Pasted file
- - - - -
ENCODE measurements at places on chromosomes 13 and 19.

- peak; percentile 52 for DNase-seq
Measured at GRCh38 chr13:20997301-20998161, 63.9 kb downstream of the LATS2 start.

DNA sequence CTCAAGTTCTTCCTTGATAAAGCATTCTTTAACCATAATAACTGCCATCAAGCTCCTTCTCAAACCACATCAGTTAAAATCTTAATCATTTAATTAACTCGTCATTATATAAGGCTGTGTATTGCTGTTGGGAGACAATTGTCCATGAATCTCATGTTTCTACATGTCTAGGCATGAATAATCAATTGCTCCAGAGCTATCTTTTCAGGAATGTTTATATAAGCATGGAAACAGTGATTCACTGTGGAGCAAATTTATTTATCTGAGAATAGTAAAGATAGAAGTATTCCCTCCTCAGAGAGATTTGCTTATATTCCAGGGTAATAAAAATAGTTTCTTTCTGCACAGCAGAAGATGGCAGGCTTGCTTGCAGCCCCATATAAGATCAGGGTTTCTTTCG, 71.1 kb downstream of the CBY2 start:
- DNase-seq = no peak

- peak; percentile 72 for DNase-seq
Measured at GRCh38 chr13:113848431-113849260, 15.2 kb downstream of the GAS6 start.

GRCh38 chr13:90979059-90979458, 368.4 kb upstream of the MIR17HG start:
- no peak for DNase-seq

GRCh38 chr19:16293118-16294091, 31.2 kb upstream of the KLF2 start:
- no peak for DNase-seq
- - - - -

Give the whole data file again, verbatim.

ENCODE measurements at places on chromosomes 13 and 19.

- peak; percentile 52 for DNase-seq
Measured at GRCh38 chr13:20997301-20998161, 63.9 kb downstream of the LATS2 start.

DNA sequence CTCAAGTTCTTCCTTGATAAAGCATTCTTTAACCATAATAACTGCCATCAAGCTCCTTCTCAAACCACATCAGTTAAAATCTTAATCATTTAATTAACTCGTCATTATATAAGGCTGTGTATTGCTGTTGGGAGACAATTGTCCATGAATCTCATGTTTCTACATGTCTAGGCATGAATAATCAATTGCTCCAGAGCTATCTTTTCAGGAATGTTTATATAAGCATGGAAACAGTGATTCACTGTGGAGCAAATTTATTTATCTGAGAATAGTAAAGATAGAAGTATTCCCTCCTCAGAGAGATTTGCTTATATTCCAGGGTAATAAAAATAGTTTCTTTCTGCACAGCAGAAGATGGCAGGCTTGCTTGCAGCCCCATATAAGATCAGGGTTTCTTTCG, 71.1 kb downstream of the CBY2 start:
- DNase-seq = no peak

- peak; percentile 72 for DNase-seq
Measured at GRCh38 chr13:113848431-113849260, 15.2 kb downstream of the GAS6 start.

GRCh38 chr13:90979059-90979458, 368.4 kb upstream of the MIR17HG start:
- no peak for DNase-seq

GRCh38 chr19:16293118-16294091, 31.2 kb upstream of the KLF2 start:
- no peak for DNase-seq